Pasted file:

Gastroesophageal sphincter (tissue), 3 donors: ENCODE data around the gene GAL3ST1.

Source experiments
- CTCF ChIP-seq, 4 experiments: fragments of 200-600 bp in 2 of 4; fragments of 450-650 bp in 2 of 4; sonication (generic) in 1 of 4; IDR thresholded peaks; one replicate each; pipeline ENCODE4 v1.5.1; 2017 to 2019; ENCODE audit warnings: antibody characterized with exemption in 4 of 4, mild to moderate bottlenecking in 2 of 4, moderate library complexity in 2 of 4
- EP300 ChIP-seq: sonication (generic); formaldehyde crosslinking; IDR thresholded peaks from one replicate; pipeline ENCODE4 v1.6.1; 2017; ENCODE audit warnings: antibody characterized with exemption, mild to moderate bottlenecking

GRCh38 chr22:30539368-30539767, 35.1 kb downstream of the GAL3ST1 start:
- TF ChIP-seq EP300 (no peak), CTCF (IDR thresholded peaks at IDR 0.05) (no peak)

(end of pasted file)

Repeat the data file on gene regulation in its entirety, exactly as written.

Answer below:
Gastroesophageal sphincter (tissue), 3 donors: ENCODE data around the gene GAL3ST1.

Source experiments
- CTCF ChIP-seq, 4 experiments: fragments of 200-600 bp in 2 of 4; fragments of 450-650 bp in 2 of 4; sonication (generic) in 1 of 4; IDR thresholded peaks; one replicate each; pipeline ENCODE4 v1.5.1; 2017 to 2019; ENCODE audit warnings: antibody characterized with exemption in 4 of 4, mild to moderate bottlenecking in 2 of 4, moderate library complexity in 2 of 4
- EP300 ChIP-seq: sonication (generic); formaldehyde crosslinking; IDR thresholded peaks from one replicate; pipeline ENCODE4 v1.6.1; 2017; ENCODE audit warnings: antibody characterized with exemption, mild to moderate bottlenecking

GRCh38 chr22:30539368-30539767, 35.1 kb downstream of the GAL3ST1 start:
- TF ChIP-seq EP300 (no peak), CTCF (IDR thresholded peaks at IDR 0.05) (no peak)